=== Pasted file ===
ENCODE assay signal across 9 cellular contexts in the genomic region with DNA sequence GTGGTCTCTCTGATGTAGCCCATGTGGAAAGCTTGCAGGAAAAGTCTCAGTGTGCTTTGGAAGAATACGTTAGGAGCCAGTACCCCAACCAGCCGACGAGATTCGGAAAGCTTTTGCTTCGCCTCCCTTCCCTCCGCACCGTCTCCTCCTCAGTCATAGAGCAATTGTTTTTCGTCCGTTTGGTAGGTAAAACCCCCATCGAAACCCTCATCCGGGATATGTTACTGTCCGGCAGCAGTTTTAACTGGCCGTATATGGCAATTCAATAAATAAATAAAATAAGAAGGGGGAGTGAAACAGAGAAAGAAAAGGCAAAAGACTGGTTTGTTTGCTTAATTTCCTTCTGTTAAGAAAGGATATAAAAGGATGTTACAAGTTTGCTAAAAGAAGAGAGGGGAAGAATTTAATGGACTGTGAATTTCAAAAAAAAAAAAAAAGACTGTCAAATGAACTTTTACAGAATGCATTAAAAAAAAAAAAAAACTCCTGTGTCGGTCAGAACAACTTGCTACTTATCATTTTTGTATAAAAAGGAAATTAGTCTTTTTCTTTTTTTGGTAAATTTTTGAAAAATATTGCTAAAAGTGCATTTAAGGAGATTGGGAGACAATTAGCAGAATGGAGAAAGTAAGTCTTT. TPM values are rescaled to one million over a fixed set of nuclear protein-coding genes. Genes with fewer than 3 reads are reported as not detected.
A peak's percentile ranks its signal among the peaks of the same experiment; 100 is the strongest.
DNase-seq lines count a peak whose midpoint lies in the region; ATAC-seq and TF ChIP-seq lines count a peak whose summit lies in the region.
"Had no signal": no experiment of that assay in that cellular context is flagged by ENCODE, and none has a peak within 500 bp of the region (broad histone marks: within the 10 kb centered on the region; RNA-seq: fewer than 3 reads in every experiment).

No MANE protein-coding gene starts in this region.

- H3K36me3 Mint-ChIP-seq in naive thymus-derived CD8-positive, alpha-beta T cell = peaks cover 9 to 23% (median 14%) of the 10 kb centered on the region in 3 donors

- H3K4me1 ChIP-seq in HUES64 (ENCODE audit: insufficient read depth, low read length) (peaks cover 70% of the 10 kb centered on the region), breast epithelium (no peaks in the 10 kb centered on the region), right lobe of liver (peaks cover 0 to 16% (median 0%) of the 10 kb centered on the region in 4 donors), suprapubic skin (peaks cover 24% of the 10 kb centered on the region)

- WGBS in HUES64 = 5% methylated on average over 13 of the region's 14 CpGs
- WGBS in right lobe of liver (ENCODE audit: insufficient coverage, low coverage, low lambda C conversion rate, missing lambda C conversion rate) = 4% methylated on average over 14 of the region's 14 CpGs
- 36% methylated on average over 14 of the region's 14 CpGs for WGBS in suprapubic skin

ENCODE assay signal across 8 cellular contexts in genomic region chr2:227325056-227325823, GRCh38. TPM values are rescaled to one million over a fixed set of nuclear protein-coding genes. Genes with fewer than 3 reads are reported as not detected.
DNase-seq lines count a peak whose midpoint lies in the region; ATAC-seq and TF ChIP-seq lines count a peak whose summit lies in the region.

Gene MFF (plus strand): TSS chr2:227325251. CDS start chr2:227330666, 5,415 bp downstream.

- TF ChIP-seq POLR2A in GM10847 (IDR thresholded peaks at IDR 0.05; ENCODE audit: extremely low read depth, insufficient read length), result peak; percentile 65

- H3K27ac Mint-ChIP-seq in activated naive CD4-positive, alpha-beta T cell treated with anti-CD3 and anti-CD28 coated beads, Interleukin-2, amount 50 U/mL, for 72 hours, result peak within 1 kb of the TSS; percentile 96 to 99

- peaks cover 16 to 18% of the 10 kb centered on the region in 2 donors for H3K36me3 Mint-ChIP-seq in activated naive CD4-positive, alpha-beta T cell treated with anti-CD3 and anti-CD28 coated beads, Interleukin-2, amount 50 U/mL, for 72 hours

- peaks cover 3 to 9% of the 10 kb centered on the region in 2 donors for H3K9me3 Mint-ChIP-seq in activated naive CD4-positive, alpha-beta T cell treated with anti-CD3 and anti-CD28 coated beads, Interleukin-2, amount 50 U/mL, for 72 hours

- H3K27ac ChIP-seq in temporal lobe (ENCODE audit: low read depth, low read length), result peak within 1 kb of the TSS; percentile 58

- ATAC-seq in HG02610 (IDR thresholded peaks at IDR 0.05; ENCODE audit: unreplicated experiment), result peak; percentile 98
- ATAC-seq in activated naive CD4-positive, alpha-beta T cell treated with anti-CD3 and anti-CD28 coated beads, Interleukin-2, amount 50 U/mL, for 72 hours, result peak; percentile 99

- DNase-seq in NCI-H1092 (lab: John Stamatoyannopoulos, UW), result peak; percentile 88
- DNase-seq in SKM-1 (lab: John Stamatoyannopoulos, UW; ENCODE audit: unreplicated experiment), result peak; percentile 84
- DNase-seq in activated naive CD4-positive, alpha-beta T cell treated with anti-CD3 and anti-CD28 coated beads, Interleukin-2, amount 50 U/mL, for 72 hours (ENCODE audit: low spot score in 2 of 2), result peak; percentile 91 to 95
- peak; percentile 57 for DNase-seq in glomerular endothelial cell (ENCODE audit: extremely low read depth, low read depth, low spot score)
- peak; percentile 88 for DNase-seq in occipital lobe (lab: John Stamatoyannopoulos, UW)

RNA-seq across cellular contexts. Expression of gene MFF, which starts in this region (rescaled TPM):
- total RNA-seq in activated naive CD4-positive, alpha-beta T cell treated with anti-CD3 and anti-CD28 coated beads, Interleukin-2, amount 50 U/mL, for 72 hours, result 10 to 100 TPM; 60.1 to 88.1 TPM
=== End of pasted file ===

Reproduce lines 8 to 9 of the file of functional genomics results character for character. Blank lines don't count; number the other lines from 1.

- WGBS in HUES64 = 5% methylated on average over 13 of the region's 14 CpGs
- WGBS in right lobe of liver (ENCODE audit: insufficient coverage, low coverage, low lambda C conversion rate, missing lambda C conversion rate) = 4% methylated on average over 14 of the region's 14 CpGs